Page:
Published: Versopolis Poetic Articles #2 - Animals as Humans, can only monkeys laugh?

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The second in my series of articles that are prose poems that are anti-opinion / anti-conclusion / anti-journalistic. It’s an interesting challenge, a long form poetic reflection, for an English person anyway. This one, following the theme of Drugs, is on the theme of Animals.

https://www.versopolis.com/times/essay/730/animals-as-humans

“Things obviously to be regretted in the future. The way humans educate their children. The way humans treat and consider their own planet, their own environments, their own place. The way humans treat and consider animals, as meaningless, stupid, brainless nothings. As food, to be made and unmade for a belly that might be full of whatever it likes. 

What the bloody hell is this massive weapon? It protects us, splits us homidiae from the pan pongo interface. Yet we cannot know each other’s self-consciousness, let alone that which lies in the grey brain of other creatures. A funny assumption begins a history. 

The octopus compared to the human. The chimpanzee compared to the human. The otter compared to the human. The bear compared to the human. 

The human glad in misadventures, harsher and more ravenous than anything you ever heard, anything in all other creatures born days.

Dogs. That perpetually dogs the footsteps of humans. Dogs as a verb. Dogs a best mate. Dogs as a fetching machine. Dogs who need defending. Dogs who defend homes. Dogs eaten in China, South Korea, Vietnam, and Nigeria. “

A note on: The sex lost in Porn - an article on Versopolis

The theme of August on the European Review of Poetry, Books and Culture is sex and pornography. http://www.versopolis.com/column/656/the-sex-that-s-lost-in-porn

I have the same attitude toward a plot of the usual type as a dentist to teeth.
I built the book on a dispute between people of two cultures; the events mentioned in the text serve only as material for the metaphors.~
This is a common device in erotic things, where real norms are repudiated and metaphoric norms affirmed.                       Viktor Shklovsky, Zoo

It is impossible to track the increased frequency of masturbation through human history into the 21st century. But it is likely that it is at its most frequent in human history. It has to be. Even the most self-loving ancestor of ours, be they 100,000 or 10,000, or 200 years in the past, could not have possibly imagined the kind of sexual stimulation that immediate and unlimited access to pornography provides the average person. There are, of course, more humans than ever before, the world population has doubled since 1970, and in western societies, more people are without a partner than ever before, in context. These are grounds on which we must think of pornography and its ubiquitous but resolutely underground presence.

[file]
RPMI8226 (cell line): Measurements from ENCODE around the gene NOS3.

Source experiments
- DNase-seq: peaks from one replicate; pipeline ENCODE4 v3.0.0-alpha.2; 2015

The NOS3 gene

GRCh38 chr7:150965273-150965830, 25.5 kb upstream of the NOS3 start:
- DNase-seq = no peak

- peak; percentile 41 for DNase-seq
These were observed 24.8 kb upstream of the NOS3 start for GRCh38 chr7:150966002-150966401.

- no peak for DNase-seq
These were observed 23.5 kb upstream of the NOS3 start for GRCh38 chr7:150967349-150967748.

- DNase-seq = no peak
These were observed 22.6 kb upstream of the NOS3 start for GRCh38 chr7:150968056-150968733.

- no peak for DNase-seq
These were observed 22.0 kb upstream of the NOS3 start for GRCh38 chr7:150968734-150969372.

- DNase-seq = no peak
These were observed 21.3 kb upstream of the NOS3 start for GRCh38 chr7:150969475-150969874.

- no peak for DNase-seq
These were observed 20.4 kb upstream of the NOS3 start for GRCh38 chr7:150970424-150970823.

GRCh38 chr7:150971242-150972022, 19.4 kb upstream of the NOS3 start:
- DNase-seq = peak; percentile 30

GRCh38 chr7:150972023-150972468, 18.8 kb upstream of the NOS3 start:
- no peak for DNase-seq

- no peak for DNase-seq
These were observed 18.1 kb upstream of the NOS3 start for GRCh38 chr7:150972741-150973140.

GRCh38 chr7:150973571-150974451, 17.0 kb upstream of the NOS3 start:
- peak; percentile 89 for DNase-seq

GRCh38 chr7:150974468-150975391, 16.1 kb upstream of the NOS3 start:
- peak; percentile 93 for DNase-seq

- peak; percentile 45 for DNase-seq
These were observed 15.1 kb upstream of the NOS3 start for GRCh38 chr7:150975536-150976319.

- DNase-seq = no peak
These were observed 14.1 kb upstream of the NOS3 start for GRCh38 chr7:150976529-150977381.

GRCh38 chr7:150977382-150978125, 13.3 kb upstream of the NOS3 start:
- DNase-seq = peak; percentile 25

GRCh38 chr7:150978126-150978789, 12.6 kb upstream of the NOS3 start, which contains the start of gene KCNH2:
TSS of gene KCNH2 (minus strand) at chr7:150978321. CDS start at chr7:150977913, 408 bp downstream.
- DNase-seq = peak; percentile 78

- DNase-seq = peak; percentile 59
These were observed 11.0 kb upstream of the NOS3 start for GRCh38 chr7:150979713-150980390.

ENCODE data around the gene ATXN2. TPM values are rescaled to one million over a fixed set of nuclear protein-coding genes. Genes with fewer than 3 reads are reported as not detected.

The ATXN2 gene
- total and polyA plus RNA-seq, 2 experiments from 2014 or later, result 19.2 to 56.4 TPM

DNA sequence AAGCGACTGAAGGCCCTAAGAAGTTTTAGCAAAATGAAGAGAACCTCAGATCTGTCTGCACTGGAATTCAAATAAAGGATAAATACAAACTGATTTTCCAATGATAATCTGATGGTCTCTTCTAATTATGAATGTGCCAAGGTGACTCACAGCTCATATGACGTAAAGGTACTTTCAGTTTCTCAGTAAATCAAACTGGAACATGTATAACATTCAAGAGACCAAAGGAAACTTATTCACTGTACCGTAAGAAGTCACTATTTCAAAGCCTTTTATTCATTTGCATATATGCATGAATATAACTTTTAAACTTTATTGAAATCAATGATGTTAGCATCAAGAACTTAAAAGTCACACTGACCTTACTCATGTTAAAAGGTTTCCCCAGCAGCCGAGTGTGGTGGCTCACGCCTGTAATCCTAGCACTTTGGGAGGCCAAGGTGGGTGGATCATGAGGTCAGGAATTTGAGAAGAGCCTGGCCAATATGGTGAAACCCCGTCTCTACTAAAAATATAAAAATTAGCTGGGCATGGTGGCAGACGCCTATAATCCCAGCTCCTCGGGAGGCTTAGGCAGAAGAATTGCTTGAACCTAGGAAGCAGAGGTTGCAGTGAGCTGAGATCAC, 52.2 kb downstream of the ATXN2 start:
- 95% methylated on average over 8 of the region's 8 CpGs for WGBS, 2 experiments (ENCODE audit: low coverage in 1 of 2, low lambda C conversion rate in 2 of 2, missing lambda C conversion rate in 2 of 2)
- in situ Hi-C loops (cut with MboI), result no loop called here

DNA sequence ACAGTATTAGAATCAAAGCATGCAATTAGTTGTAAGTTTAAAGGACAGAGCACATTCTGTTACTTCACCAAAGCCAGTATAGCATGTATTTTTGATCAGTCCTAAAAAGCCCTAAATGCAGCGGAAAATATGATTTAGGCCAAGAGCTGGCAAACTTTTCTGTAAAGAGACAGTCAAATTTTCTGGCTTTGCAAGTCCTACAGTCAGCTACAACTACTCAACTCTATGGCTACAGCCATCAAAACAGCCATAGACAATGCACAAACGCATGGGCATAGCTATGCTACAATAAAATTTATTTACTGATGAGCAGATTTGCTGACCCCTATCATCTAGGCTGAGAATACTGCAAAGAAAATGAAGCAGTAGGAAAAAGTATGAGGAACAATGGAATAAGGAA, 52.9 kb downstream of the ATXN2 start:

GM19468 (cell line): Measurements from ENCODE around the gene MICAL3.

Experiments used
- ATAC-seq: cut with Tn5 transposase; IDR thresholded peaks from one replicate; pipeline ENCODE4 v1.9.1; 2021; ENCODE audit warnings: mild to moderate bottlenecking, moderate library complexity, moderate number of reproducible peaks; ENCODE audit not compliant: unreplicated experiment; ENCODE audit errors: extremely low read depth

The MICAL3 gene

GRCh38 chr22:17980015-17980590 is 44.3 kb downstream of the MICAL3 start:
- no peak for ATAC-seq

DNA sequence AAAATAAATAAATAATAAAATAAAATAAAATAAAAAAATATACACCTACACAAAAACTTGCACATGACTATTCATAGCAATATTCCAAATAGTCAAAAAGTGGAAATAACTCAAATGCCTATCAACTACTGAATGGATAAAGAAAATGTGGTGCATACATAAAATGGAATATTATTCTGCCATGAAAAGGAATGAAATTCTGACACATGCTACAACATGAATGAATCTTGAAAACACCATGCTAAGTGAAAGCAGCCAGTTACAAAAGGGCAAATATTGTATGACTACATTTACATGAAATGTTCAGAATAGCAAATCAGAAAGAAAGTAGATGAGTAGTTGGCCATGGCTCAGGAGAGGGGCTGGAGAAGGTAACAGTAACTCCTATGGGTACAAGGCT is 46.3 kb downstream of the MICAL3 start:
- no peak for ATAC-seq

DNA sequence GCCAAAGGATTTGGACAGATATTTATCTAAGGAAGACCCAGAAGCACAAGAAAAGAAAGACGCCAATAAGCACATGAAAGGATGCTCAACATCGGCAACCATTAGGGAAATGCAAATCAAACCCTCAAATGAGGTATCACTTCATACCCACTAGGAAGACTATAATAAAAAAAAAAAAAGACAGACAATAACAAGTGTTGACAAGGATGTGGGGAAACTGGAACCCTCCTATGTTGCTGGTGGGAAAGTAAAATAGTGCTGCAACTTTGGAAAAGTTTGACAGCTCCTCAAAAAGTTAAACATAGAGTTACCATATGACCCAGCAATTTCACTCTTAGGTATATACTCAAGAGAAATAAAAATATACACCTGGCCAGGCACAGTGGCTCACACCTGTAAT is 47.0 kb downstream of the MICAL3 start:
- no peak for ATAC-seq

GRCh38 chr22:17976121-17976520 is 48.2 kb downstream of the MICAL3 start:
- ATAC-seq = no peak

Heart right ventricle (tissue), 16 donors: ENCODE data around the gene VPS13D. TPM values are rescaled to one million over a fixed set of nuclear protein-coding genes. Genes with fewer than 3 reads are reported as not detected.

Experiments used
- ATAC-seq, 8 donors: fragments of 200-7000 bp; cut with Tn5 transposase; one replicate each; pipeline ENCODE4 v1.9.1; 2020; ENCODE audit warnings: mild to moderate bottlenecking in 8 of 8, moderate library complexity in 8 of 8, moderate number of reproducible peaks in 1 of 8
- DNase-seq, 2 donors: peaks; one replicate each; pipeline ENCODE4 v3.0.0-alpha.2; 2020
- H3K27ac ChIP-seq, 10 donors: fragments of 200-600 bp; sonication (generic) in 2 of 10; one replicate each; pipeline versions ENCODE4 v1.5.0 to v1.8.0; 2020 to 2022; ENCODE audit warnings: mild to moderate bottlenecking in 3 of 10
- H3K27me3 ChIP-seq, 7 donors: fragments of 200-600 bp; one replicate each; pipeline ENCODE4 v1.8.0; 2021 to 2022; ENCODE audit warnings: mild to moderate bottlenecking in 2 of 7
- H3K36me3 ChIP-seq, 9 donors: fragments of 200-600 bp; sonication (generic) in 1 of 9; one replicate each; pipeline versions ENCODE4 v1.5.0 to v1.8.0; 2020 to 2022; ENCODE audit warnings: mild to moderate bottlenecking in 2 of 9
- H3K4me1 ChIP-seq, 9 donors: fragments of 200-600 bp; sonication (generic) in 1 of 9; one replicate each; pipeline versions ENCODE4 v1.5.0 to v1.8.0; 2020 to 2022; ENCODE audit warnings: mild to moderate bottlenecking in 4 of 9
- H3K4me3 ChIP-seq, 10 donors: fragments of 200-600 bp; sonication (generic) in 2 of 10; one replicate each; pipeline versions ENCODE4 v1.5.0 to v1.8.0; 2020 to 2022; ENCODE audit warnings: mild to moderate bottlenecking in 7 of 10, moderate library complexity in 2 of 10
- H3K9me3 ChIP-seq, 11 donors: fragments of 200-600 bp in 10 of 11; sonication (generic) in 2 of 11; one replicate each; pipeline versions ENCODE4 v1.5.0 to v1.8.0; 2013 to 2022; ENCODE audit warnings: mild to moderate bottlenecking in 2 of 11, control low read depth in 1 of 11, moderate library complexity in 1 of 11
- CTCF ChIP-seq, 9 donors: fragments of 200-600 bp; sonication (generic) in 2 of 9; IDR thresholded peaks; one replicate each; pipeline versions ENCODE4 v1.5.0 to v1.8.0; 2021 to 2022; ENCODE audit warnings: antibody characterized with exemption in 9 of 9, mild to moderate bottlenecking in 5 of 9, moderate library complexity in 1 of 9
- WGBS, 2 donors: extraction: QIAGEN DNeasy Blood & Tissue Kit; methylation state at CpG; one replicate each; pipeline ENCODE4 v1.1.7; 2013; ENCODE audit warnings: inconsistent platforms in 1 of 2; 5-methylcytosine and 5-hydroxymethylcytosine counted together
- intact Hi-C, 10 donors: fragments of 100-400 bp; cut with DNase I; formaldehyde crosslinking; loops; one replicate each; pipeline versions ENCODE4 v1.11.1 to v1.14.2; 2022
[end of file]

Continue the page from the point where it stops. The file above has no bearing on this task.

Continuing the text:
....

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Pornography wants waste. It may be just watched. It may be something other to those who make it. It may tax the senses of those who use into ineffectiveness. It may permeate mainstream ideas and culture, though far less than people say. It may be a force for whatever moralising or shifting nihilism that breezes through too much theoretical consideration. But what it is, in all it’s remove, vivacity, anger, necessity, absurdity, sorrow and energy is a mirror. Perhaps literally, a computer screen reflecting the figure of human, spread legged or hunched over, trying not to see themselves and their own desire, placing it elsewhere, in pieces, in the past, into the excess of other bodies. Pornography need not insist upon itself then, it is the fantastical growth from the part of ourselves we are as ready to deny now as in anytime during our western past. It is an answer, not a question.